An innocuous-looking hole in a door at a cathedral in southern England is now thought to be the world’s oldest cat flap, with archives dating back to the 16th century showing payments to carpenters to cut a hole for the cat – and payments to the cats for killing rodents even older than that.
In 1598, Bishop Cotton arrived at Exeter Cathedral with his cat. Upon arrival, he paid the local carpenters eight pence to cut a hole into a historic door for his cat to pass through, inadvertently commissioning the oldest cat flap we have on record. But why did he do it?
Exeter Cathedral had a rodent problem. Another part of the cathedral’s storied history is a clock dating all the way back to 1376. When Bishop Cotton arrived, the clock was still lubricated by animal fat, and while this kept the clock ticking, it had another, more detrimental effect: it attracted lots and lots of rodents.
Employing feline friends to combat the rats and mice was not Bishop Cotton’s idea. “Back in the 14th and 15th Centuries we have records in the cathedral of payments of 13 pence a quarter for the cat and occasionally 26 pence a quarter for the cat,” said Diane Walker, the cathedral historian and author.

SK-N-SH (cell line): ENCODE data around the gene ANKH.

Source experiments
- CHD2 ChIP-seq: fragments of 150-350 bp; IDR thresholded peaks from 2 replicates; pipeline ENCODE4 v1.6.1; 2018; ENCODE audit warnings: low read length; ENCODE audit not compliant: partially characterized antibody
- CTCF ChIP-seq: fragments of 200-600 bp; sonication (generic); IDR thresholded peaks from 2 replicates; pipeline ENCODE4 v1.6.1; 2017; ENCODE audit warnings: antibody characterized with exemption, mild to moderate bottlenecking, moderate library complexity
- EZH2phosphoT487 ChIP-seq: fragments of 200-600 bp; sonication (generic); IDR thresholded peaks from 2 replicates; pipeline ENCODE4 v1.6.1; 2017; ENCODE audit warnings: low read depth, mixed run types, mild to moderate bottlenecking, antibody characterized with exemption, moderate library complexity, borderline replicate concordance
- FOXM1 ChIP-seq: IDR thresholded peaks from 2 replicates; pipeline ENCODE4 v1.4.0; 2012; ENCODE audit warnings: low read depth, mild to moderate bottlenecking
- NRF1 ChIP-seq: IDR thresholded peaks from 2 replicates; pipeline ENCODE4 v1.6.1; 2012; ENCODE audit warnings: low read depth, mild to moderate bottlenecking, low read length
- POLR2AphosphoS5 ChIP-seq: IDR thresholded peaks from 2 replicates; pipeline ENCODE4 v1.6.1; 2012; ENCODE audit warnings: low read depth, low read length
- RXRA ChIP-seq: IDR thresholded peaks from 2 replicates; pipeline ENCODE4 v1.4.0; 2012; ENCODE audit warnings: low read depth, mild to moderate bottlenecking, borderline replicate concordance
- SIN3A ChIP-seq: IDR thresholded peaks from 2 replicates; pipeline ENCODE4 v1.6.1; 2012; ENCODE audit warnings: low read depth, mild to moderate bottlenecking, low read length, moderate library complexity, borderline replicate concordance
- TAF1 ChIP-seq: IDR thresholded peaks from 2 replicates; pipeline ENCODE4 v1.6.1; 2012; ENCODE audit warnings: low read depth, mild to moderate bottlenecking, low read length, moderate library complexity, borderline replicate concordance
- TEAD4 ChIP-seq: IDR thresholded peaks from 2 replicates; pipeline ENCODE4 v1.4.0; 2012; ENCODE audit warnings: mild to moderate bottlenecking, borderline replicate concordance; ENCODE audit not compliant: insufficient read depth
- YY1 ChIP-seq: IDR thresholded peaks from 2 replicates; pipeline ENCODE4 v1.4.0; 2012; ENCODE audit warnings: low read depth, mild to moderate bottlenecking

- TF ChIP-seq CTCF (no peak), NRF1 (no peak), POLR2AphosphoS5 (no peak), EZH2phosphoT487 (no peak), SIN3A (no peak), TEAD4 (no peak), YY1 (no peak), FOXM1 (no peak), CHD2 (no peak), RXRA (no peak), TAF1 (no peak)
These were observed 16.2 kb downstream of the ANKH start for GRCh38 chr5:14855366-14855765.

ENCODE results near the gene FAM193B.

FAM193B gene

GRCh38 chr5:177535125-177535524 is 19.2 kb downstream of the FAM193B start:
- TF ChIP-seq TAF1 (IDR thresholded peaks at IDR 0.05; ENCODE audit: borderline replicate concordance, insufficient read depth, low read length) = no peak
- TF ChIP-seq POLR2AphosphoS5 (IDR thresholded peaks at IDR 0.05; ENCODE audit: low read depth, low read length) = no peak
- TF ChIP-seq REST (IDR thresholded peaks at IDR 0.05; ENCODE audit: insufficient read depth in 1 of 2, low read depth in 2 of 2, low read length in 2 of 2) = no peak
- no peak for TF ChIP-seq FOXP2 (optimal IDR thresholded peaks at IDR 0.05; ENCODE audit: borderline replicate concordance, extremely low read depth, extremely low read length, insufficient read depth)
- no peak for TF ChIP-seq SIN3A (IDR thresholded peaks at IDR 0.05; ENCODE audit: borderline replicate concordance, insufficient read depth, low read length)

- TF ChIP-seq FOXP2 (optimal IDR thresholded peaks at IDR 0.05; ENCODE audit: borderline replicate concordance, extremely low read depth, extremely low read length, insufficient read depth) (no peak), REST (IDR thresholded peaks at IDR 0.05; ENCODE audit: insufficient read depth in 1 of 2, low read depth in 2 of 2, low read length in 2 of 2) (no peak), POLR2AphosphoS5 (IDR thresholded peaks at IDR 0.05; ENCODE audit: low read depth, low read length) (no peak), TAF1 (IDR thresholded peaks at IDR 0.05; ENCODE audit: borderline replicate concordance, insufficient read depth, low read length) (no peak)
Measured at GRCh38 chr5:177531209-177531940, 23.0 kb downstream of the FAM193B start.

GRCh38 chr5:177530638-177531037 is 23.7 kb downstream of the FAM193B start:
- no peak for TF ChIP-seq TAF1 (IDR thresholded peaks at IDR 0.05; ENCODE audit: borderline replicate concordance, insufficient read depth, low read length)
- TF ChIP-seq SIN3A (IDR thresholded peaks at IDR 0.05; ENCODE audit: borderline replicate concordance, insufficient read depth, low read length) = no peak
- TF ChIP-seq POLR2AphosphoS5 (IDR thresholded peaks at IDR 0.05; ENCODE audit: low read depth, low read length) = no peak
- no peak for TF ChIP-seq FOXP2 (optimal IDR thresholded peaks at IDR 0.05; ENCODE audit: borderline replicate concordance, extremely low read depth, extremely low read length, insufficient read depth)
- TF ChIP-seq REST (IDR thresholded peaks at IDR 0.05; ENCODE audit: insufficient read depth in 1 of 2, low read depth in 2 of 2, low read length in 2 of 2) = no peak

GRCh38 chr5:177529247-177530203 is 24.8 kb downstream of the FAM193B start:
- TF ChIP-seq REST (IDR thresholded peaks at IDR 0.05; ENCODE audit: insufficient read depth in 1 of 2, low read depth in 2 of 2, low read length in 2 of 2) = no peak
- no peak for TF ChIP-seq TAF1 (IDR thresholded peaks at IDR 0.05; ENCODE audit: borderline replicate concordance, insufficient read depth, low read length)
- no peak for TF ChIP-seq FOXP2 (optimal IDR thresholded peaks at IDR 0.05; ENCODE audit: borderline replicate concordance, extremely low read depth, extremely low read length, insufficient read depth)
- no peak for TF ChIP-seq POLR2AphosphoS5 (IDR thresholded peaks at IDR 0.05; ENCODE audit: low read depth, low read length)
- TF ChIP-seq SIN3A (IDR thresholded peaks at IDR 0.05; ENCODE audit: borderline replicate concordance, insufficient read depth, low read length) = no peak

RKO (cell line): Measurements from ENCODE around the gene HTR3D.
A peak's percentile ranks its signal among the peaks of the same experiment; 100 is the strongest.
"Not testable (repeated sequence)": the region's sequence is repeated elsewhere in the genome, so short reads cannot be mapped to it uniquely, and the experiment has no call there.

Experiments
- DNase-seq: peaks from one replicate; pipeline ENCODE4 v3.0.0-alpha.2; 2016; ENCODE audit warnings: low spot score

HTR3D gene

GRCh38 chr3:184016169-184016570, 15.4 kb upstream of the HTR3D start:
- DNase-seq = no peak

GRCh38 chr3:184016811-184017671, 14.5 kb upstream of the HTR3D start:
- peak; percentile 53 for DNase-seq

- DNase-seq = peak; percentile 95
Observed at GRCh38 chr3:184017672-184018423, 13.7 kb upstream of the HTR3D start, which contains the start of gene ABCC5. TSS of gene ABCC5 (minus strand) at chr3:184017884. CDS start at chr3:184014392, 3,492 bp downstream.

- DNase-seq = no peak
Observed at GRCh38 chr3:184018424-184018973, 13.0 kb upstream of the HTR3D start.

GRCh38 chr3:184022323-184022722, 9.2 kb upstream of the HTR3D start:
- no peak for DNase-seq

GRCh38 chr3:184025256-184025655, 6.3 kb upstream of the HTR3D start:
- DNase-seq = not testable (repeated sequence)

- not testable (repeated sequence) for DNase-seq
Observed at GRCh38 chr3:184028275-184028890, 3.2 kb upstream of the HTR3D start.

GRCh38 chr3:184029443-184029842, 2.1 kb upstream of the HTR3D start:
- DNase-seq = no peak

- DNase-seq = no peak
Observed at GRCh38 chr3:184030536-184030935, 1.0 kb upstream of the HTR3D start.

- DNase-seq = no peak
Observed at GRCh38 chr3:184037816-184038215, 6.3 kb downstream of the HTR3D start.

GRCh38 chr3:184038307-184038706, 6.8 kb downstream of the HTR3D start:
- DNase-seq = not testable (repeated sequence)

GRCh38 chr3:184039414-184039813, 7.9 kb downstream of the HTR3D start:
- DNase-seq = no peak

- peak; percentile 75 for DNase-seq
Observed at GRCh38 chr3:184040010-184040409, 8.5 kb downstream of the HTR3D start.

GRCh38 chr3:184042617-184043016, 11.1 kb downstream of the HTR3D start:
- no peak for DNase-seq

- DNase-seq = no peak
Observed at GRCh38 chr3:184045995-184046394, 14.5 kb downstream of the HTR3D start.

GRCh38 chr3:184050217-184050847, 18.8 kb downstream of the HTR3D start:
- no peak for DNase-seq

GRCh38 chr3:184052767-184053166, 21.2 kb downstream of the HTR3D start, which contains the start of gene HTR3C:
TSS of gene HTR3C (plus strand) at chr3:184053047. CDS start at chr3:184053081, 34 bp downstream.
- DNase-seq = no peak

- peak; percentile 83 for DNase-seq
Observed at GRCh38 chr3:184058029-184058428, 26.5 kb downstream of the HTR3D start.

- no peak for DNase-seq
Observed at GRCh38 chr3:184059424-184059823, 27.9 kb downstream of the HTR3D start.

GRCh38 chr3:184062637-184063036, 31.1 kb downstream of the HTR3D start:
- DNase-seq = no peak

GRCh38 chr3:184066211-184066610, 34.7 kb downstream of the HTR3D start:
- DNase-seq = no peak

“We don’t know if that was double rations because they had been doing a good job or whether there were actually two cats.”
It was only the more recent archival discovery of Bishop Cotton paying the carpenters that confirmed that this hole’s purpose was for cats to pass through. The door in question leads to a large cavity behind the clock, making it prime hunting territory for the cathedral’s cats.
Because it is simply a hole, it is slightly inaccurate to call it a cat ‘flap’. Pet door, however, is still applicable. The old passageway has garnered coverage from Radio New Zealand and a Japanese author interested in cats in Britain.